Indians watched cautiously from a distance, out of sight of the intruders.
Leaders from several Native towns in the vicinity finally got around to approaching the foreigners in the spring of 1699.
However, few really celebrate this aspect of their heritage.
Fifty years ago, in North Carolina especially, there were large groups of people who saw themselves as Black Indians. Franklin Frazier discusses them in depth in The Negro Family in the United States.
They cut pine trees to build Fort Maurepas, the first of several forts in the region.
Without even so much as a “Bon jour” to the Choctaw, Chickasaw, Natchez and other nations they had invaded, they planted their flag and declared that tens of millions of acres of land in the Louisiana Territory now belonged to France.
He also talks about “,” areas of the country where large numbers of enslaved Africans had lived in the midst of a surrounding sea of Europeans and Native Americans.
For more than 20 years, the French interlopers regularly faced starvation.
Also, we have the Caribbean and the recent immigrant African communities. In order to understand how this land came to be what it is, we must know its history.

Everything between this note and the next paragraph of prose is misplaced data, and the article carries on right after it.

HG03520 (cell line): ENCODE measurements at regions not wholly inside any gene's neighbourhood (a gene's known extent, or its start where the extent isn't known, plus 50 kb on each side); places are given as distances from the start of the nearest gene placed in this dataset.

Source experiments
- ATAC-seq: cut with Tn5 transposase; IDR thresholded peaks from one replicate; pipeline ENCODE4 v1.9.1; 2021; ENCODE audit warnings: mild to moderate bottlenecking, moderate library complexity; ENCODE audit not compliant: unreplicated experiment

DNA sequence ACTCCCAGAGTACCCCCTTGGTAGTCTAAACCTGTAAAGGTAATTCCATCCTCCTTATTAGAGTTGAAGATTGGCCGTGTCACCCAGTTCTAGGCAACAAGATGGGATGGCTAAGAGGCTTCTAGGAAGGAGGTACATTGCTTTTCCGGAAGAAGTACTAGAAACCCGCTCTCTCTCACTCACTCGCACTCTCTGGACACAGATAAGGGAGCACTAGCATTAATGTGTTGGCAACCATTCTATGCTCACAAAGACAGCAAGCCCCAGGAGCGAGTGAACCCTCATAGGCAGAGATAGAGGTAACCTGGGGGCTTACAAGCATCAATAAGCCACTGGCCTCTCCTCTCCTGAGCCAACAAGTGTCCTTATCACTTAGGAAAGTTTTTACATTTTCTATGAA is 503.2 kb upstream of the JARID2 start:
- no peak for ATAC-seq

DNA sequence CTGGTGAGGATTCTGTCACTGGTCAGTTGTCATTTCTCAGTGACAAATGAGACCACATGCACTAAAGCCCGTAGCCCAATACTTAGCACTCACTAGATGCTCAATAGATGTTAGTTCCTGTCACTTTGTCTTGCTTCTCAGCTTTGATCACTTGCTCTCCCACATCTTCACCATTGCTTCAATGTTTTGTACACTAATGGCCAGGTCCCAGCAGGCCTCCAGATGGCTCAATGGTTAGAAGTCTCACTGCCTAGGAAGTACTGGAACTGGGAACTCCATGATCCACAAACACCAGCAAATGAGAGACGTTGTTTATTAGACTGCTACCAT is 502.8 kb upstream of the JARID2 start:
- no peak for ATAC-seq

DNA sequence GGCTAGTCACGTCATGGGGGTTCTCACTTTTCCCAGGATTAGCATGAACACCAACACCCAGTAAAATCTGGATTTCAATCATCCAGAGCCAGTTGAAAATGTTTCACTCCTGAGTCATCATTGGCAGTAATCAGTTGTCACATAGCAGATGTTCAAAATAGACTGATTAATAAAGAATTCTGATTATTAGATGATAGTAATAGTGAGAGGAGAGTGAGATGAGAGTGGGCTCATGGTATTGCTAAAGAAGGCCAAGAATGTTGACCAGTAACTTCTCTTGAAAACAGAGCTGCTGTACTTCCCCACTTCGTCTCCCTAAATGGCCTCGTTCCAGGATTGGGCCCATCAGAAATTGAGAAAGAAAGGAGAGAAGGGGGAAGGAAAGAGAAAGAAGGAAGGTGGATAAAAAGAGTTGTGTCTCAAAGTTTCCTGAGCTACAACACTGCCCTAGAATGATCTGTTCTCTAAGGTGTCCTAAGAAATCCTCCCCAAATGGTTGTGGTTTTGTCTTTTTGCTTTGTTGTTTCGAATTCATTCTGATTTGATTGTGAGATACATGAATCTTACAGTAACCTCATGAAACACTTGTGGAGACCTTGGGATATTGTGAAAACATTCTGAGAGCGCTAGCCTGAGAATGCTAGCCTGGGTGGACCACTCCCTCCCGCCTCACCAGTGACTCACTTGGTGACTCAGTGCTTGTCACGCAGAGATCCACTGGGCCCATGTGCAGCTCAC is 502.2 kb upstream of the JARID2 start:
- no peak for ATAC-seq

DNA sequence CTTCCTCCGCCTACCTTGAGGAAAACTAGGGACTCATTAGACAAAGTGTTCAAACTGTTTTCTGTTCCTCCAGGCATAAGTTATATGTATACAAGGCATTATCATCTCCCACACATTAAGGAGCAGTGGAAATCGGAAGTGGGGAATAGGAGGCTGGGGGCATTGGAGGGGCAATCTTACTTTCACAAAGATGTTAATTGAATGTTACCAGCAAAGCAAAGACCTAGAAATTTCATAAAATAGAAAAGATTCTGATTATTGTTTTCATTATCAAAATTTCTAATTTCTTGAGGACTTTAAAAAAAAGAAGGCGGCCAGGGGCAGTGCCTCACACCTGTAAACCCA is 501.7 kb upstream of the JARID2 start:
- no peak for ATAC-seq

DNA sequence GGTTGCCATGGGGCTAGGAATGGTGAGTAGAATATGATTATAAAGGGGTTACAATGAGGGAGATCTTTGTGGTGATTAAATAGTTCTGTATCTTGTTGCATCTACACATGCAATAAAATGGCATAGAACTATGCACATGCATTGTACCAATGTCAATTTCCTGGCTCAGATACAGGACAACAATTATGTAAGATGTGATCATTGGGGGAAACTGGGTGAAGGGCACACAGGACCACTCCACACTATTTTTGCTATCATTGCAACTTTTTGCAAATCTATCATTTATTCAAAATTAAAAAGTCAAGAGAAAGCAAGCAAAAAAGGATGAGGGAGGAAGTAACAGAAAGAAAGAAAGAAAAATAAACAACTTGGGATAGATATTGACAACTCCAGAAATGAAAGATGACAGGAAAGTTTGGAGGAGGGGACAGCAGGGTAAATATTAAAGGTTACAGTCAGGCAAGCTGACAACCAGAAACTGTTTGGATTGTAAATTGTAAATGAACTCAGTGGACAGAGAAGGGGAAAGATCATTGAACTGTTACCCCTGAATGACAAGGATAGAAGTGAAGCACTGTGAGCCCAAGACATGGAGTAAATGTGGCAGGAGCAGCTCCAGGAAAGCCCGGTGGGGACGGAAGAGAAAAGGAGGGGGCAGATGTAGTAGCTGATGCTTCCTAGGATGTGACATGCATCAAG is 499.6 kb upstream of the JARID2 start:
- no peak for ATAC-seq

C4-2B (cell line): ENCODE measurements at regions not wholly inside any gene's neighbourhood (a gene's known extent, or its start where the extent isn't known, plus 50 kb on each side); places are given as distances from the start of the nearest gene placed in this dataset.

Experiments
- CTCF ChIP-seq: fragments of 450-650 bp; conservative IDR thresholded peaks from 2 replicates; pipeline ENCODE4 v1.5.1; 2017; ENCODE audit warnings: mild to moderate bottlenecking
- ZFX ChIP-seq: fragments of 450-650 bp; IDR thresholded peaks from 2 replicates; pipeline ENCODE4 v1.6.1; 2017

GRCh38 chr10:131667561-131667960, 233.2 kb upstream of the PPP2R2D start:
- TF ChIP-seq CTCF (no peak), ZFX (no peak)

In truth however, the Africans and Caribbean peoples have been coming here for nearly 150 years and blending in, over time, with the Africans already here. This is a story of Indian and African resistance to white colonial rule in Louisiana during the earliest days of French occupation. We must not dismiss the genocide against Indians and Africans or the clever and fierce resistance that Indians and Africans put up in the wake of an unholy tumult perpetrated by Europeans.
The French brought some of their own presents, and bestowed upon Indian communities the traditional European hospitality, including dysentery, smallpox, cholera, Christianity, horses and pigs, rats and cockroaches.
He Kills A Priest The arrival of French colonists set off a chain reaction of disease and dislocation in Indian communities throughout the Gulf Coast area.